A family sits together on the floor in a classroom. The two parents are holding open picture books to the same page, while their young child smiles and crawls nearby.

First Nations Development (First Nations) has announced the 10 outstanding Indigenous leaders selected for the 2023 Cohort of the Luce Indigenous Knowledge Fellowship.

Conceived and facilitated by First Nations and The Henry Luce Foundation (Luce), the fellowship – now in its fourth year – is designed to identify, support, and convene Native American knowledge holders and knowledge makers who embody exceptional creativity and progressive and critical thinking, and who have the potential to significantly move forward their fields in ways that will ultimately lead to broad, transformative impacts for Native communities and beyond.

Over the last four years, 43 Indigenous leaders have been selected for the prestigious fellowship, which has become a key component of First Nations’ overall work to strengthen Native communities, including advancing Native food sovereignty, protecting Native resources and assets, promoting Native language learning, and investing in Native youth, said First Nations President and CEO Michael Roberts.

“We are honored and inspired to see this population grow. Every fellow is a testament to the skills, talent, and knowledge found throughout Indian Country, and we are fortunate to be able to continue investing in these leaders and the value they bring to their communities and the future,” Roberts said.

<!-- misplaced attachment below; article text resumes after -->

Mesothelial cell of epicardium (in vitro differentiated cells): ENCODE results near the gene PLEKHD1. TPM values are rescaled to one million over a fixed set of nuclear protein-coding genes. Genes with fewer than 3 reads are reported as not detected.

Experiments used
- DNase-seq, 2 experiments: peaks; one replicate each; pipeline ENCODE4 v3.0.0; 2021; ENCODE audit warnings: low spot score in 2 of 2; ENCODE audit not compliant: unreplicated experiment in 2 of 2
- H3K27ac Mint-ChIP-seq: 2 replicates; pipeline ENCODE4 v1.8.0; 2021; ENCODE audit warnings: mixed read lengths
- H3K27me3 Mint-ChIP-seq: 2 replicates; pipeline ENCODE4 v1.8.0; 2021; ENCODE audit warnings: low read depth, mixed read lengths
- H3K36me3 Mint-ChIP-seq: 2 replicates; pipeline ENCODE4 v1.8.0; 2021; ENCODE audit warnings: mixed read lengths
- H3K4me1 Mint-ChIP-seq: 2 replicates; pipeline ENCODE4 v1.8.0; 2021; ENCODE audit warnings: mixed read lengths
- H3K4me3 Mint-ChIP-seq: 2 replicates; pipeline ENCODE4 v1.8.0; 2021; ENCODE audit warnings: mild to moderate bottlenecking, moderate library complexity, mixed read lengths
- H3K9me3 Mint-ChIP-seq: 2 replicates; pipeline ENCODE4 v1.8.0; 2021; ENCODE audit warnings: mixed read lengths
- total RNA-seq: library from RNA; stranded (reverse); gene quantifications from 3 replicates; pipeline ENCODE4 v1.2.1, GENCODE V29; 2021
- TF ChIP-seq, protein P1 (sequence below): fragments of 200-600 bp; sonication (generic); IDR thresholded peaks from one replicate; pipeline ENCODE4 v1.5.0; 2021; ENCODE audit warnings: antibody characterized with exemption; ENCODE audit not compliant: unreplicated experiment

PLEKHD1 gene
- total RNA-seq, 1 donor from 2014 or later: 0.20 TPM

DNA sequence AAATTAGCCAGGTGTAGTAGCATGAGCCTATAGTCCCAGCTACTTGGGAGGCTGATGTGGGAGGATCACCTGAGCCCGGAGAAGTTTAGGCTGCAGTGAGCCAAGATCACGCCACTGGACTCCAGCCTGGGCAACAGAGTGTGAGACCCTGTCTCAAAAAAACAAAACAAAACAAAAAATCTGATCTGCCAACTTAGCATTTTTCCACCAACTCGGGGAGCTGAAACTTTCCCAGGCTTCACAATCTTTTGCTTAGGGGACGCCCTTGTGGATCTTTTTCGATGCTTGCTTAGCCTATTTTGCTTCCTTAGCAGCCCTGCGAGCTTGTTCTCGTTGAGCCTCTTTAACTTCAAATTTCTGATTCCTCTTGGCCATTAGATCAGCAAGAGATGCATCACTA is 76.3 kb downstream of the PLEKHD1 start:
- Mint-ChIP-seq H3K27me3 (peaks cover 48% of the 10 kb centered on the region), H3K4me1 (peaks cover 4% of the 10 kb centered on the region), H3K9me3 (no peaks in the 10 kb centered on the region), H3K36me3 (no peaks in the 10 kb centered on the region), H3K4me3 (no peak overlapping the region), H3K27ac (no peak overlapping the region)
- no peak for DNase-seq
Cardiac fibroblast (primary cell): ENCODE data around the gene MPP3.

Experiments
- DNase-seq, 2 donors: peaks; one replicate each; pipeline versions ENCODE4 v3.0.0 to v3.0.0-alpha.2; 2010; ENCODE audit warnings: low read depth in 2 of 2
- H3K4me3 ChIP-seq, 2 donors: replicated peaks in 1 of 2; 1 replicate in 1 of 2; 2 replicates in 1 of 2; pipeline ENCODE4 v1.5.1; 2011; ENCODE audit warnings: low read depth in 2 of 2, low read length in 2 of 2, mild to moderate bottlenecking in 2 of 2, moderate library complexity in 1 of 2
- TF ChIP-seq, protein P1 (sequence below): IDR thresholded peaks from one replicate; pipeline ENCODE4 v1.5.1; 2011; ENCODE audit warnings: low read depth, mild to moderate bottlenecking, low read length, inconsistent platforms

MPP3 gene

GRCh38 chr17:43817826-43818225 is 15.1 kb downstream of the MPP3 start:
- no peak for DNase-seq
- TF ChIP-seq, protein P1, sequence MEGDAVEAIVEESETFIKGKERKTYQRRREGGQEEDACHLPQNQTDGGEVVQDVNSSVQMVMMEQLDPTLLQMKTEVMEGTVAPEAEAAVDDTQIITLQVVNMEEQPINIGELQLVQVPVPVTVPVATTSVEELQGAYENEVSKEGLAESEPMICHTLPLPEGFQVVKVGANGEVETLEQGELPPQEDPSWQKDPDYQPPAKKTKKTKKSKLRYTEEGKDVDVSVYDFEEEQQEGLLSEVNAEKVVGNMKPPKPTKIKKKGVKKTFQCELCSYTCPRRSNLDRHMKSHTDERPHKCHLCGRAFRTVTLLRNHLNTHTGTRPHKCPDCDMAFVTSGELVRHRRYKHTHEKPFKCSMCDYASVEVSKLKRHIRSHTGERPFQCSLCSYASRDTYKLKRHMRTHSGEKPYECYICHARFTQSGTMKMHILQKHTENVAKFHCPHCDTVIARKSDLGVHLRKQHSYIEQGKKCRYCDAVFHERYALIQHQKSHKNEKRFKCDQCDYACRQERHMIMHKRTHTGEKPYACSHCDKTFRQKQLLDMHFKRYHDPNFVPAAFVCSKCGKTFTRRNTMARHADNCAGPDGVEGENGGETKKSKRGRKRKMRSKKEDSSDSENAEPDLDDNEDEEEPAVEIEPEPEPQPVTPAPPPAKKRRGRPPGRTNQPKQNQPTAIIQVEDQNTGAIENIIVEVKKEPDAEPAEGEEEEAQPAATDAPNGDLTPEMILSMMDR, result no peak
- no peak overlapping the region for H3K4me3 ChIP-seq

Sean T. Buffington, Vice President of the Henry Luce Foundation, concurred, saying “I’ve seen firsthand with every cohort the fantastic work of these individuals, and we are excited to support them and their contributions to Native communities and beyond.”

Selected fellows receive a monetary award of $75,000 and access to additional resources for training and professional development. They also commit to convening three times during the first year of the two-year Fellowship to share and grow their knowledge, projects, and drive to achieve their personal and community goals.

The 2023 cohort of Luce Indigenous Knowledge Fellows was selected by an Indigenous advisory committee. Ten candidates were selected from over 250 applicants in a competitive, two-phase application, peer-reviewed process.

About Sara Chase Merrick

Sara L. Chase Merrick, Hoopa Valley Tribe, Shinnecock Nation

Knowledge Field: Language activist and educator
Merrick will pilot a Hupa language nest, which will include recruiting families to participate; providing daily immersion instruction for students; creating, using, and expanding current Hupa language immersion curriculum; training teachers; and providing support for families to continue language use at home. Merrick will also disseminate knowledge gained through this process via social media, conference presentations, and possibly a publication with a learner-teacher cohort.